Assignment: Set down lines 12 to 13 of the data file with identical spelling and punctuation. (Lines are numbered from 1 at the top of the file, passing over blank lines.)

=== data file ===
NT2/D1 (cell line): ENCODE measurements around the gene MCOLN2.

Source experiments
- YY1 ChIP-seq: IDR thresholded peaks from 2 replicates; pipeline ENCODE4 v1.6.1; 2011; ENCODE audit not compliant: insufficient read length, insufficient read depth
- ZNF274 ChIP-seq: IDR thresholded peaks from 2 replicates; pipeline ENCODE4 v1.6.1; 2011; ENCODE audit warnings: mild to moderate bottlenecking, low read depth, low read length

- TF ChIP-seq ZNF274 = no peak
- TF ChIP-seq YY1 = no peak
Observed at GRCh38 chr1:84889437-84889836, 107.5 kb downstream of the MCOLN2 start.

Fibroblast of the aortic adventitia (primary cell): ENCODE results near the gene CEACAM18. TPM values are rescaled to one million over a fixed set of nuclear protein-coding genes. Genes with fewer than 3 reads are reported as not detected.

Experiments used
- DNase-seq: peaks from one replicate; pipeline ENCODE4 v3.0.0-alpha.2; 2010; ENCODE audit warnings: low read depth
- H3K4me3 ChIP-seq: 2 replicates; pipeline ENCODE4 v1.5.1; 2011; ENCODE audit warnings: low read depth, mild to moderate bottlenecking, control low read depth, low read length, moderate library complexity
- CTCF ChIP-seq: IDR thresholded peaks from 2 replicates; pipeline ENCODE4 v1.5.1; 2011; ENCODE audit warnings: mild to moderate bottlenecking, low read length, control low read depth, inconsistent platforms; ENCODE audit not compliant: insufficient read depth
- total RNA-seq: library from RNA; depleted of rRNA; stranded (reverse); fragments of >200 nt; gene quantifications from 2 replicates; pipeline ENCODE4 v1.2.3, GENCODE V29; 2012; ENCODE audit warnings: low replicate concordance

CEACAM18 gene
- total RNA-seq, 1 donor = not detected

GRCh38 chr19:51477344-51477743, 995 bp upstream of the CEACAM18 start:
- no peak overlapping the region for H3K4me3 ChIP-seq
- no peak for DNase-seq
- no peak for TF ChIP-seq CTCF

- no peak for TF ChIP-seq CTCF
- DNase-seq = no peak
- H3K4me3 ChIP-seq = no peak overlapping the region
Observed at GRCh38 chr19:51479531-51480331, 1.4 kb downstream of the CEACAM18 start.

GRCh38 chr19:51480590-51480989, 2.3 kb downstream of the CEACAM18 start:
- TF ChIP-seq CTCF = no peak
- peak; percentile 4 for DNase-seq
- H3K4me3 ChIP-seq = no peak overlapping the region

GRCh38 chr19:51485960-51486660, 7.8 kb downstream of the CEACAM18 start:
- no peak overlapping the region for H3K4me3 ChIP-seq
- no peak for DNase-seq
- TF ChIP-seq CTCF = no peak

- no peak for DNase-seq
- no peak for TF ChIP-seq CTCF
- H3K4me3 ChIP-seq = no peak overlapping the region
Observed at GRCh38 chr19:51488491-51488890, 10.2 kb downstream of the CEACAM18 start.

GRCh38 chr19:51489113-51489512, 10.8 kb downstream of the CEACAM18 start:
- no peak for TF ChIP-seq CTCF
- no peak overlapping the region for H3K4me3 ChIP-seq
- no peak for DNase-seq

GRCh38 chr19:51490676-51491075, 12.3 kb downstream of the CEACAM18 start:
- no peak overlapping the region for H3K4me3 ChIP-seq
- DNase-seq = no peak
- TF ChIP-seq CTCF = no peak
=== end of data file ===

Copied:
- CTCF ChIP-seq: IDR thresholded peaks from 2 replicates; pipeline ENCODE4 v1.5.1; 2011; ENCODE audit warnings: mild to moderate bottlenecking, low read length, control low read depth, inconsistent platforms; ENCODE audit not compliant: insufficient read depth
- total RNA-seq: library from RNA; depleted of rRNA; stranded (reverse); fragments of >200 nt; gene quantifications from 2 replicates; pipeline ENCODE4 v1.2.3, GENCODE V29; 2012; ENCODE audit warnings: low replicate concordance